Loving the Machine: The Art and Science of Japanese Robots
Timothy N. Hornyak
Kodansha International, 2006 (2006)
Read an Excerpt
Reviewed by Hilary Williamson
Loving the Machine
, Timothy Hornyak tells us about meeting household robot
(named after a Japanese warrior). It can read your horoscope, and remind you to take an umbrella if rain is forecast. Hornyak tells us that '
The urge to accept this humanoid robot in front of me as something more than just complex clockwork was irresistible.
' He goes on to talk about the legions of automatons being introduced in Japan, where people '
can't get enough of them
' and developers have big dreams of fundamental societal change. He continues to look at '
the ancestors of today's dancing robots of silicone and steel.
, Hornyak delves into a centuries old fascination with automata, including Nagoya festival puppets, an ancient tea-serving doll (an Edo period robot!), and a
archer that plucks arrows from a quiver, sights a target and fires.
The Buddha Robot
, built by a biologist in 1928, is Japan's first modern robot built, '
a giant golden man that could move its upper body, change its facial expression and write Chinese characters while sitting at an ornate altar-like desk.
' Hornyak explains the derivation of the term
from a play by Czech Karel Capek, compares early robot developments in Japan with those in other countries, and discusses robots in Japanese art and literature.
100,000 Horsepower Dreams
Japan's best-loved fictional robot
from a 1950s comic series, as well as the life story of the comic's creator. We're told that this atomic-powered Pinocchio, '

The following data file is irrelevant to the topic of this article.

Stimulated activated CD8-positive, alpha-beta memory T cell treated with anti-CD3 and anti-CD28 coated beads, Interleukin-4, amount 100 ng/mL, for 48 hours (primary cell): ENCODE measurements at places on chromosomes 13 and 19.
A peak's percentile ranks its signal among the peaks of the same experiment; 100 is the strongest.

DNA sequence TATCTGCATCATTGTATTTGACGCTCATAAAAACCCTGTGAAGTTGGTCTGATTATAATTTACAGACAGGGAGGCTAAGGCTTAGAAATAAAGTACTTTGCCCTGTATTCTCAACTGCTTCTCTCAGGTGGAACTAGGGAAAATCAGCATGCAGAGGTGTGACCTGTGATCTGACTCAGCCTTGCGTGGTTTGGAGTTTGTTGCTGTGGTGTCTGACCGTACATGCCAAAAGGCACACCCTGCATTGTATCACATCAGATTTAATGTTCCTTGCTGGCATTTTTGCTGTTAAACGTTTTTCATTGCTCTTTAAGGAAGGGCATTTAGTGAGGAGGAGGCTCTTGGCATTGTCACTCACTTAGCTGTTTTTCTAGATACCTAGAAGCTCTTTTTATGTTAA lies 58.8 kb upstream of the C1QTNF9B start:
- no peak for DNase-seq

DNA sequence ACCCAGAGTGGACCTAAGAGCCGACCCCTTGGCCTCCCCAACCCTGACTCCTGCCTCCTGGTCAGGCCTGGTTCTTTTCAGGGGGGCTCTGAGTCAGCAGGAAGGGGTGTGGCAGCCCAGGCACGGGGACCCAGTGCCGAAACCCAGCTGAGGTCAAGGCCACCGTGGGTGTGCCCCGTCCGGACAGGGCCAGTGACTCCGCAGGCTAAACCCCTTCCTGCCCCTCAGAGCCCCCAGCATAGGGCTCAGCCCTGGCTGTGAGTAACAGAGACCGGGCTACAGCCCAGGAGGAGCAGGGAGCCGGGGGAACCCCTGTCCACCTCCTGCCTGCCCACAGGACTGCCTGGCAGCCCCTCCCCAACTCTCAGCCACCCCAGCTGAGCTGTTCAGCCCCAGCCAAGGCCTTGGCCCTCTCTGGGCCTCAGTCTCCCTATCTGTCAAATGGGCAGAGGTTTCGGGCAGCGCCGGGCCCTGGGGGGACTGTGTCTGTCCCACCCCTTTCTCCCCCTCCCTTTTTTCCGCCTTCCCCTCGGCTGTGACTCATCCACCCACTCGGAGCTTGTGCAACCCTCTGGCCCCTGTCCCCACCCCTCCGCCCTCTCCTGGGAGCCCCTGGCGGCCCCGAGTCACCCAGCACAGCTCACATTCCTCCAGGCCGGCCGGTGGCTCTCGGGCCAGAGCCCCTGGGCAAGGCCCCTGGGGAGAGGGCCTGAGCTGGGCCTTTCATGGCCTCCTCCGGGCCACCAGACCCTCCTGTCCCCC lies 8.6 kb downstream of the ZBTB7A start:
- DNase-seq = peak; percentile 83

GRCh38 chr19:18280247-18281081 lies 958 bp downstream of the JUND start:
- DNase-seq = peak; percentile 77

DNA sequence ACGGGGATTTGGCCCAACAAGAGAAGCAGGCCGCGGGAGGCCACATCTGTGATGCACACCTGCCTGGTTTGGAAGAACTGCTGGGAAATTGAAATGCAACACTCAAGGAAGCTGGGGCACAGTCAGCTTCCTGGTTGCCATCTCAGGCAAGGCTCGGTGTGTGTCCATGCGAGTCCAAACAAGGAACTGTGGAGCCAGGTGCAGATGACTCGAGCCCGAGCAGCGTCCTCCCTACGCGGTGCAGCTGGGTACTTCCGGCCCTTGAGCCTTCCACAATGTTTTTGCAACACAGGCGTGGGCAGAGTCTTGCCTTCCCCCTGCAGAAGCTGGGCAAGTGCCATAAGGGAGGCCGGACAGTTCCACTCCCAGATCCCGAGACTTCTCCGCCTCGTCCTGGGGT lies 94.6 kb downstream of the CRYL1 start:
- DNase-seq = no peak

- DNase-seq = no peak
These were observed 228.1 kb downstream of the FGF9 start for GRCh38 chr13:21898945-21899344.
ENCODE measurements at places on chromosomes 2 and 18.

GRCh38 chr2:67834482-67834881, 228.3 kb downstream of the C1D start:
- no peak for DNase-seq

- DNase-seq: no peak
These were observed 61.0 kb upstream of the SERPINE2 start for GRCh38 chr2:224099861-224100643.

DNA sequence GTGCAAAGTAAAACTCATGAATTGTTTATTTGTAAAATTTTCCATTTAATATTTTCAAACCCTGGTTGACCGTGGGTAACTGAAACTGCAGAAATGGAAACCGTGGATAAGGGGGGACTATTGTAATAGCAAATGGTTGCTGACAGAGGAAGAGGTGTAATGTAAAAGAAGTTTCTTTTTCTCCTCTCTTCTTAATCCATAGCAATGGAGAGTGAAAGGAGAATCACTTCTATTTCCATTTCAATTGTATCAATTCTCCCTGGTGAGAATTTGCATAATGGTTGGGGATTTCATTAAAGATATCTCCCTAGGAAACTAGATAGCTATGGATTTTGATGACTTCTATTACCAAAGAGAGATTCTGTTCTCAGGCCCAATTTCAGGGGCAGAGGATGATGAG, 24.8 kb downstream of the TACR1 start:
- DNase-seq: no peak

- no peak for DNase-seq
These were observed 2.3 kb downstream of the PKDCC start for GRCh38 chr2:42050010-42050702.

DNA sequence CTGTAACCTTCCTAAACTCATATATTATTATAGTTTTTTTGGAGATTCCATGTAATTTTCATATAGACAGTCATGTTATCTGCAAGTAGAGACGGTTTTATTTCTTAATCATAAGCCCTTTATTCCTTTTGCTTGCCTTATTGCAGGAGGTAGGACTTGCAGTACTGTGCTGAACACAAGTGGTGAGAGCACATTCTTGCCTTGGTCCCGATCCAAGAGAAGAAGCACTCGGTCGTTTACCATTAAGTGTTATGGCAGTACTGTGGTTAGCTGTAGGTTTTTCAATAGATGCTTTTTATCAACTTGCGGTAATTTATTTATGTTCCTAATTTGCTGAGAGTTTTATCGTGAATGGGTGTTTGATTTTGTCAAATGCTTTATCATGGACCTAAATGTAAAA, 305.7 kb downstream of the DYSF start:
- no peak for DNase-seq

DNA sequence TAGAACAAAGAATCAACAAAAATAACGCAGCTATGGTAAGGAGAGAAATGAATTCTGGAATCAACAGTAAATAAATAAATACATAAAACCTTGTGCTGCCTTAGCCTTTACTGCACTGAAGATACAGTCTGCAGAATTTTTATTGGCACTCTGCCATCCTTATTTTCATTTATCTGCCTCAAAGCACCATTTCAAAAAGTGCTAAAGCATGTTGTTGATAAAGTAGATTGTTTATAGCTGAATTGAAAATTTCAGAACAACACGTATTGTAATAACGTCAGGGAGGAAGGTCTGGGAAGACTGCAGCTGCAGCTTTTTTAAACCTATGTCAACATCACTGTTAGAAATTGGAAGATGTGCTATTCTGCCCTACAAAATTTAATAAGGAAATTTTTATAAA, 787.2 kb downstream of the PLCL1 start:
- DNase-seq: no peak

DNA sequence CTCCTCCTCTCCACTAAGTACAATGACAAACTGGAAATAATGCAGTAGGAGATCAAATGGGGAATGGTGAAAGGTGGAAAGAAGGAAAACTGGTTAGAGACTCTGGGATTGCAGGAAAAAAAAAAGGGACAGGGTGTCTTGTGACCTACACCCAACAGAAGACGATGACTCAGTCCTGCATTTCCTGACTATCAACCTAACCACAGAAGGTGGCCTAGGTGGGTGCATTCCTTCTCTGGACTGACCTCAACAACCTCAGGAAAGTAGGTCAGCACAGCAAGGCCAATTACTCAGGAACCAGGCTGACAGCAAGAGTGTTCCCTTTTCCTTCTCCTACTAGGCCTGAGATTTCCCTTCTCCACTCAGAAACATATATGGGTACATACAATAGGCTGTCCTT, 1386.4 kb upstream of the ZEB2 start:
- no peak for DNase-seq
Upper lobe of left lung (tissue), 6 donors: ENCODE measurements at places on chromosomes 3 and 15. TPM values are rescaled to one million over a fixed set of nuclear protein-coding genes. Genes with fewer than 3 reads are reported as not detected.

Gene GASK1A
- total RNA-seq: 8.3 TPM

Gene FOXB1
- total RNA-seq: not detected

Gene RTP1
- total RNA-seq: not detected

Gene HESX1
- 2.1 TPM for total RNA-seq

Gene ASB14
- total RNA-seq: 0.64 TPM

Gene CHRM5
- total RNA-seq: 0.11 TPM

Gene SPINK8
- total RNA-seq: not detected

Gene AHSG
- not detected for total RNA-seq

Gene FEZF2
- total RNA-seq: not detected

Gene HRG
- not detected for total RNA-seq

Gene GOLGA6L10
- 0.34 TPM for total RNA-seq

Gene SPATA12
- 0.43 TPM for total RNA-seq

the world's first robot with a soul
', had an incalculable impact on the Japanese attitude to humanoid robots. Next,
addresses super robots like
, as tools for human (usually teen boy) heroes - with all kinds of merchandising spin-offs.
Of Walkers and Workers
looks at the 1973 WABOT-1, '
the world's first full-scale anthropomorphic robot
', based on prosthetics
. Further models are evolving into equipment to help an aging population stay mobile. Other developments in industrial robotics have resulted in productivity improvement through
ere's the chapter I was waiting for -
Humanoids at Home
. Though I don't quite see the point of a robot dog (Aibo is awfully cute), I appreciate the application of robot therapy (with a therapeutic robot seal named Paro) and robot helpmates for the elderly. But where are the robots that Heinlein described in
The Door into Summer
, who vacuum for us and do other household chores (which I abhor)? In
, Hornyak introduces Honda's
(named after Isaac Asimov, I presume), '
the world's most advanced bipedal robot.
' It can serve drinks, and run in circles! Then there's the entertainer - Sony's
(retired in 2006), which danced and conducted the Tokyo Philharmonic Orchestra.
Man vs. Manmade
looks at the
competition - including soccer and a contest for disaster-rescue robots - as well as research into
in machines. And in
, Hornyak covers the development of
, a remarkably lifelike robot clone for a well-known Japanese news announcer. Finally, in an
, the author asks himself why robots are so loved in Japan, and answers that '
they are simultaneously fact and fiction ... fuel for distant flights of imagination.
' Fascinating stuff indeed - my copy goes under the Christmas tree for the two budding robotocists in my own family.
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